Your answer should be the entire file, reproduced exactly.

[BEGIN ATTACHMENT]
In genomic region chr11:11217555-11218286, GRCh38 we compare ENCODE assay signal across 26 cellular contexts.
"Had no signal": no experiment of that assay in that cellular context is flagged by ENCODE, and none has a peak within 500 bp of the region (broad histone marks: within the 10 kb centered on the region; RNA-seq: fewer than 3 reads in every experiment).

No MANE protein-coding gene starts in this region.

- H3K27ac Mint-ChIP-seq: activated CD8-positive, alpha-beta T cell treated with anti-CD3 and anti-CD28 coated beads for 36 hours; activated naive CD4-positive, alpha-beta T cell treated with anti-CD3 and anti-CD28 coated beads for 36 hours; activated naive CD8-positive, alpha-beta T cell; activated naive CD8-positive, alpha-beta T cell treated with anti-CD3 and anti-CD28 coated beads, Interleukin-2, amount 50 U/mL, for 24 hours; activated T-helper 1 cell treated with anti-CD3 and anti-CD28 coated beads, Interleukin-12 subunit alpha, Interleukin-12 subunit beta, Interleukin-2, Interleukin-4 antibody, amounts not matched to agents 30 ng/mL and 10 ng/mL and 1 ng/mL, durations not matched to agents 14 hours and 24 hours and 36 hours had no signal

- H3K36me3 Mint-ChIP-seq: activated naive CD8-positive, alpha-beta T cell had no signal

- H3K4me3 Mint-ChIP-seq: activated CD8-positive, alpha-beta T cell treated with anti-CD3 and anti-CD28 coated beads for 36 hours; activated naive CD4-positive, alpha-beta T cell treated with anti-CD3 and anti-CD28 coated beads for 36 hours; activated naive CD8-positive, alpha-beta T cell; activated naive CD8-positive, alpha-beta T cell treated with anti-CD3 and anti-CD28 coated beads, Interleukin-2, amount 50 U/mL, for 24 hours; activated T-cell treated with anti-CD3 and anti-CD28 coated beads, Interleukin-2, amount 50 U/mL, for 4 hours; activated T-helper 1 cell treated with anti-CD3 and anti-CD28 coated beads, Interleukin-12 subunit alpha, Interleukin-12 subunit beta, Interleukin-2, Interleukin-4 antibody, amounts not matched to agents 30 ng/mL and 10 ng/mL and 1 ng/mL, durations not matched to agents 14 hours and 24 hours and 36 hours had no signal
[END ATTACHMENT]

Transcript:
In genomic region chr11:11217555-11218286, GRCh38 we compare ENCODE assay signal across 26 cellular contexts.
"Had no signal": no experiment of that assay in that cellular context is flagged by ENCODE, and none has a peak within 500 bp of the region (broad histone marks: within the 10 kb centered on the region; RNA-seq: fewer than 3 reads in every experiment).

No MANE protein-coding gene starts in this region.

- H3K27ac Mint-ChIP-seq: activated CD8-positive, alpha-beta T cell treated with anti-CD3 and anti-CD28 coated beads for 36 hours; activated naive CD4-positive, alpha-beta T cell treated with anti-CD3 and anti-CD28 coated beads for 36 hours; activated naive CD8-positive, alpha-beta T cell; activated naive CD8-positive, alpha-beta T cell treated with anti-CD3 and anti-CD28 coated beads, Interleukin-2, amount 50 U/mL, for 24 hours; activated T-helper 1 cell treated with anti-CD3 and anti-CD28 coated beads, Interleukin-12 subunit alpha, Interleukin-12 subunit beta, Interleukin-2, Interleukin-4 antibody, amounts not matched to agents 30 ng/mL and 10 ng/mL and 1 ng/mL, durations not matched to agents 14 hours and 24 hours and 36 hours had no signal

- H3K36me3 Mint-ChIP-seq: activated naive CD8-positive, alpha-beta T cell had no signal

- H3K4me3 Mint-ChIP-seq: activated CD8-positive, alpha-beta T cell treated with anti-CD3 and anti-CD28 coated beads for 36 hours; activated naive CD4-positive, alpha-beta T cell treated with anti-CD3 and anti-CD28 coated beads for 36 hours; activated naive CD8-positive, alpha-beta T cell; activated naive CD8-positive, alpha-beta T cell treated with anti-CD3 and anti-CD28 coated beads, Interleukin-2, amount 50 U/mL, for 24 hours; activated T-cell treated with anti-CD3 and anti-CD28 coated beads, Interleukin-2, amount 50 U/mL, for 4 hours; activated T-helper 1 cell treated with anti-CD3 and anti-CD28 coated beads, Interleukin-12 subunit alpha, Interleukin-12 subunit beta, Interleukin-2, Interleukin-4 antibody, amounts not matched to agents 30 ng/mL and 10 ng/mL and 1 ng/mL, durations not matched to agents 14 hours and 24 hours and 36 hours had no signal